What would $5 million worth of filing look like? "Guess about a 20,000-sq. ft. building," Vicari suggests, "filled with… I don't know. Just sounds like a lot of excess billing to me."
HOV Services officials declined an on-camera interview. But we did show up to their office, and they allowed us to look at some of the files. We found about 500 boxes; many weren't fully filled.
In 2012, the administrative assistant billed $228,000 for working on files. In that same year, another employee, a document controls manager, billed $455,000.
Compare the costs again to those of St. Bernard Parish. St. Bernard paid their construction manager $10.3 million for the entire project. Plaquemines spent half of that on filing – money that ultimately comes from taxpayers.
The school board has no explanation for the high cost. "It's a great concern, it's a concern for sure," Rousselle says.
The board says everything HOV has billed has been approved by federal emergency managers.
"We believe that the costs that they charge are fair," says Mike Womack, who directs FEMA's Louisiana Recovery Office.
FEMA did say it could re-evaluate invoices and rates, such as that $120/hour rate HOV charges for an administrative assistant.
"It does seem to be fairly high," Womack acknowledges.
"This is crazy," Vicari calls it.
We reviewed a recent HOV invoice with Vicari and looked at HOV's billings for his project. A number of people on the job for HOV on that list have never been seen by Vicari and his staff - that includes the scheduler who billed 37 hours of work on one school in one month.
"Patricia Dunn?" we ask Vicari.
"No," he says. "She's not been on our site.
That may be because Patricia Dunn, the scheduler, doesn't even live in the state.
Plaquemines Schools Finance Director Ronald White says he doesn't know where the scheduler lives.
"I think she is outside of this area," White says, "but the things are all done electronically with her."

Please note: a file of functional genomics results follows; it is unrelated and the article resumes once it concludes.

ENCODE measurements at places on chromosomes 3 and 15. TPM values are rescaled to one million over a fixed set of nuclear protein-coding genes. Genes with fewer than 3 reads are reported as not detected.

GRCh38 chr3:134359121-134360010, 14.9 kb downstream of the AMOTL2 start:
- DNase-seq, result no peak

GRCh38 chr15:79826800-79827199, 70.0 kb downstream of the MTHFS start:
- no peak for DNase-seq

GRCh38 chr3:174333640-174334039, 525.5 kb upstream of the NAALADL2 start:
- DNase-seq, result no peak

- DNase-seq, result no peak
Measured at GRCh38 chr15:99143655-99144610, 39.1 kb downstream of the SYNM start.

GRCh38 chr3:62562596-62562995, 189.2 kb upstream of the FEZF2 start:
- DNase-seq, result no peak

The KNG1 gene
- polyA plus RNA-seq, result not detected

That's $180 an hour for a scheduler who doesn't even live in Louisiana.
"Well, she doesn't have to live on site," White insists.
Vicari says, in his 35 years in construction, he's never seen rates this out of line.
"My gut's about ready to open up," he tells us. "I'm sick to see the government… this waste."
For an athletic maintenance storage facility in Buras, the actual construction cost was $1,655,128. HOV billed $634,556 to oversee the work - 38 percent of the cost.
For a new wing at Belle Chasse Middle School, construction costs were $3,167,620. To oversee the work, HOV billed $1,261,361 - about 40 percent of the construction cost.
"How could this, in this day and age with all the people that are supposed to be checking everybody… How can they be allowed to charge this?" Vicari wonders.
Vicari says his project is behind schedule, and he blames HOV. 'That's what they want," he says, "they want this to drag on, if they can charge those rates."
Those rates, Vicari says, allowed HOV to earn about $14 million more than what's necessary what's considered the industry standard.
"Somebody needs to come in and stop this," Vicari says. "This is our federal tax dollars at its best waste, you know? You want to buy another $25,000 toilet seat? That's what it boils down too."
HOV says it is company policy not to do on-camera interviews. They did send us an email saying that work on the files included research, development, review and approval of documents. They say the total archive has grown to 1.5 million pages.
They also added that the reason costs on some jobs were higher, as in Buras and the middle school wing, is that - even though the construction contract value was less than other projects - the construction management personnel and effort is similar.
So, who approved this contract? The school system bid the contract, but it had to, in the end, be approved by FEMA. In fact, HOV's initial bid had a fixed fee attached to it, about 9 percent of the construction costs. FEMA didn't want a fixed fee for this project - they wanted HOV to bill hourly, which they said would allow better oversight.
That move ended up costing taxpayers a lot of money.